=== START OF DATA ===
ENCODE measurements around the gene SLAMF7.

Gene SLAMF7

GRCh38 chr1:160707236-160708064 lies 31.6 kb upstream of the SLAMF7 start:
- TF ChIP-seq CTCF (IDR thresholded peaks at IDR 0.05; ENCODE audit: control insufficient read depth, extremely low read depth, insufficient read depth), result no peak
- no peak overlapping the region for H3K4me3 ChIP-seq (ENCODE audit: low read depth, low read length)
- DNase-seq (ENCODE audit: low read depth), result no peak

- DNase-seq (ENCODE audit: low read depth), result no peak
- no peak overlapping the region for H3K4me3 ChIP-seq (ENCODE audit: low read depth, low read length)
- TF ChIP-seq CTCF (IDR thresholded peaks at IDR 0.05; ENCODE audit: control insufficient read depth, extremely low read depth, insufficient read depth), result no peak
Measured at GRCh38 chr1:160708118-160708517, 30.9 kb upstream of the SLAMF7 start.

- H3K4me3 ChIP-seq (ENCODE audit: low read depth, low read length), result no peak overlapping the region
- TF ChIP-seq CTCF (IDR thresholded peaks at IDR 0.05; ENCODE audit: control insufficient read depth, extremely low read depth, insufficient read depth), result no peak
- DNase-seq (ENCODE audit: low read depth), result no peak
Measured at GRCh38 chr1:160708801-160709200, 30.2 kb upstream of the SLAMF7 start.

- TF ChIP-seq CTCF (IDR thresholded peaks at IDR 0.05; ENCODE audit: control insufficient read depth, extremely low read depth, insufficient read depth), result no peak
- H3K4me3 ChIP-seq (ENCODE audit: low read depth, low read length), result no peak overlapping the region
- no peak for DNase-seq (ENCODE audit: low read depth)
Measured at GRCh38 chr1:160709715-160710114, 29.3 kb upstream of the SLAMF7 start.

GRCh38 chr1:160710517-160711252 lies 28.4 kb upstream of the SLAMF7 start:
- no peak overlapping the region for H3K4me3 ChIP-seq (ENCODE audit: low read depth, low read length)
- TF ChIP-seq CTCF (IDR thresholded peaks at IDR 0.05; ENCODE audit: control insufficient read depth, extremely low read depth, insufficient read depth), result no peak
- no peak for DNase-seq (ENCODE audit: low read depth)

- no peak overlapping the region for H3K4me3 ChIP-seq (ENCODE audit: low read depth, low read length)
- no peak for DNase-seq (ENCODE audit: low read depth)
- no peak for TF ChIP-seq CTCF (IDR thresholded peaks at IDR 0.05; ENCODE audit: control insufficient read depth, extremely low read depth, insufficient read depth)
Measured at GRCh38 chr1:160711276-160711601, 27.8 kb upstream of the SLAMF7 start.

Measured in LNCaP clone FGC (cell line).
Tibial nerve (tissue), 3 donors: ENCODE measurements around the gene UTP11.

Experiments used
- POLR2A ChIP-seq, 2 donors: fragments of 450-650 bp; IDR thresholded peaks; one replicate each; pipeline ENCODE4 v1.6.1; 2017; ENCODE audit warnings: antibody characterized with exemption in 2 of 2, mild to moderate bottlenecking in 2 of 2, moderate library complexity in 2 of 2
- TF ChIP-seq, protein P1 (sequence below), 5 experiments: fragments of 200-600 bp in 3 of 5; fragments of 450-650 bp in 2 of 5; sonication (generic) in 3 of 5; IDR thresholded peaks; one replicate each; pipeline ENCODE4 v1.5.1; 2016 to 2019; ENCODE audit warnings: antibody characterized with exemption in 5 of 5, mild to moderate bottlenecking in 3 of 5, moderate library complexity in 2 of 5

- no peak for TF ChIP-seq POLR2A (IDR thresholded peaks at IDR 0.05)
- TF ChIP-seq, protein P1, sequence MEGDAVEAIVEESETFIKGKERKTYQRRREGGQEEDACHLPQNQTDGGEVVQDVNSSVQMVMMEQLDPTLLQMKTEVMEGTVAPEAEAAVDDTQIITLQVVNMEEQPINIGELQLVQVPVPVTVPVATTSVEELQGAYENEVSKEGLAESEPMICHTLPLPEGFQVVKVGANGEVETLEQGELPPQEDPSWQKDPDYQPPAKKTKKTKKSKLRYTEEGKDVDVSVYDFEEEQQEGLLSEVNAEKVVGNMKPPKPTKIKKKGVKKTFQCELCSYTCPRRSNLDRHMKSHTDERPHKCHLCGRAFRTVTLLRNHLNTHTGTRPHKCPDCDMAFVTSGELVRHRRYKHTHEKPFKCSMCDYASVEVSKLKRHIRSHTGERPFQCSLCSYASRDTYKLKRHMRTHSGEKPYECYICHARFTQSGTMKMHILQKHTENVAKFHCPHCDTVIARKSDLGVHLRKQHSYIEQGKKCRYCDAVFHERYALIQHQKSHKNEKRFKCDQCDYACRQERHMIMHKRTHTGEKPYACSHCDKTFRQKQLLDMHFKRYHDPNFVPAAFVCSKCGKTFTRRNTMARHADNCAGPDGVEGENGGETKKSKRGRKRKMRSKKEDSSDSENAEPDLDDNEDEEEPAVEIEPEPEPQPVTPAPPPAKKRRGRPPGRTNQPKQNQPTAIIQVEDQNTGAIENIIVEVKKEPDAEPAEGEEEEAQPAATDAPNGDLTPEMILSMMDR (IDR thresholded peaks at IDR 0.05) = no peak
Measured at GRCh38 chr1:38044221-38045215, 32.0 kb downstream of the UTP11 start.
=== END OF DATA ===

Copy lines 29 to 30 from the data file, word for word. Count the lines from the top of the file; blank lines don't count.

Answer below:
Experiments used
- POLR2A ChIP-seq, 2 donors: fragments of 450-650 bp; IDR thresholded peaks; one replicate each; pipeline ENCODE4 v1.6.1; 2017; ENCODE audit warnings: antibody characterized with exemption in 2 of 2, mild to moderate bottlenecking in 2 of 2, moderate library complexity in 2 of 2